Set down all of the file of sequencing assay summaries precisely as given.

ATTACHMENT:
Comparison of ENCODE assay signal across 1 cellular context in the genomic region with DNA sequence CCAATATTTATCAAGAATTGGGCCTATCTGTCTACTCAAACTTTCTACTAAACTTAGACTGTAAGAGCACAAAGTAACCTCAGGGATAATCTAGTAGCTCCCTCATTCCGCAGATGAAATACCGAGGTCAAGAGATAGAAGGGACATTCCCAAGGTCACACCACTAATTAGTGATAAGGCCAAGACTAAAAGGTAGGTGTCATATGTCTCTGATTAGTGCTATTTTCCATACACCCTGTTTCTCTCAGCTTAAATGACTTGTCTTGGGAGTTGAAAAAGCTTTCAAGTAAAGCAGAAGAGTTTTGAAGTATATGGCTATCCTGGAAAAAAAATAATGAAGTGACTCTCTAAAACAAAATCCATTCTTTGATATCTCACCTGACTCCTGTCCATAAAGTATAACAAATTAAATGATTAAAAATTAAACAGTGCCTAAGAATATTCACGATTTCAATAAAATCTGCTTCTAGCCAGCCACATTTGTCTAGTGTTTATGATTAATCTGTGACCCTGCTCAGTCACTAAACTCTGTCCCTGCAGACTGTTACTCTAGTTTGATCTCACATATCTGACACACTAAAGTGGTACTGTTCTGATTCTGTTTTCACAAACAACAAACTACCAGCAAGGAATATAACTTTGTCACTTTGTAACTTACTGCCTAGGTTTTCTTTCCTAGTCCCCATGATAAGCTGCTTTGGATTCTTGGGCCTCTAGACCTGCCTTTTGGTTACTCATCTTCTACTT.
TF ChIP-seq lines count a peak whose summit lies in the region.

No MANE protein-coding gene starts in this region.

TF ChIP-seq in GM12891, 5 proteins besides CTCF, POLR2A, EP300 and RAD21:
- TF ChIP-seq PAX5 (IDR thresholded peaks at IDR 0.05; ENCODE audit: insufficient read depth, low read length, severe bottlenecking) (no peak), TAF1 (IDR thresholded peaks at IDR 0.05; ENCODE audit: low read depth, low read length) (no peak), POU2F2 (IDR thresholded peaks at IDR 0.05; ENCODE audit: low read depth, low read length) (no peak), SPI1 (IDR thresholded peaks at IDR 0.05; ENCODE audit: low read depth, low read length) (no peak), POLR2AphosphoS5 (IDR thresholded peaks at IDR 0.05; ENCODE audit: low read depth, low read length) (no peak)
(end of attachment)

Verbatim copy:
Comparison of ENCODE assay signal across 1 cellular context in the genomic region with DNA sequence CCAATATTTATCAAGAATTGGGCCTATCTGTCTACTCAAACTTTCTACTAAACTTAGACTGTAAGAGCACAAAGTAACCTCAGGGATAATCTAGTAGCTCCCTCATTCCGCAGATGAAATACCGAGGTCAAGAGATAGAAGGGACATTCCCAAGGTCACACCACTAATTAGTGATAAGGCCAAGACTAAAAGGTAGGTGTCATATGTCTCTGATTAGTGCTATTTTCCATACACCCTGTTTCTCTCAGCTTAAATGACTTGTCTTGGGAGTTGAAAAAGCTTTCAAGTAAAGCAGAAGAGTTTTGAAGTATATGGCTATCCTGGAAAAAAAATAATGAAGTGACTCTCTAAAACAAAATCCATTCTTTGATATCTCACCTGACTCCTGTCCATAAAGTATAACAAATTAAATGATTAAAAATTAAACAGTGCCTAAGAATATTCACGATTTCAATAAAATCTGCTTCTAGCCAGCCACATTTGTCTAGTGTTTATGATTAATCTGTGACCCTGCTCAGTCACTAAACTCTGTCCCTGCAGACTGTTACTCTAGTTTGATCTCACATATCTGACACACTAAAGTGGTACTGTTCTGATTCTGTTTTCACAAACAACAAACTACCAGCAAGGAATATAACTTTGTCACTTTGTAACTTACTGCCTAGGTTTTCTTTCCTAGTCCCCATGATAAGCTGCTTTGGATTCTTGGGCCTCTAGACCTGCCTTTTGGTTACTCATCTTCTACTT.
TF ChIP-seq lines count a peak whose summit lies in the region.

No MANE protein-coding gene starts in this region.

TF ChIP-seq in GM12891, 5 proteins besides CTCF, POLR2A, EP300 and RAD21:
- TF ChIP-seq PAX5 (IDR thresholded peaks at IDR 0.05; ENCODE audit: insufficient read depth, low read length, severe bottlenecking) (no peak), TAF1 (IDR thresholded peaks at IDR 0.05; ENCODE audit: low read depth, low read length) (no peak), POU2F2 (IDR thresholded peaks at IDR 0.05; ENCODE audit: low read depth, low read length) (no peak), SPI1 (IDR thresholded peaks at IDR 0.05; ENCODE audit: low read depth, low read length) (no peak), POLR2AphosphoS5 (IDR thresholded peaks at IDR 0.05; ENCODE audit: low read depth, low read length) (no peak)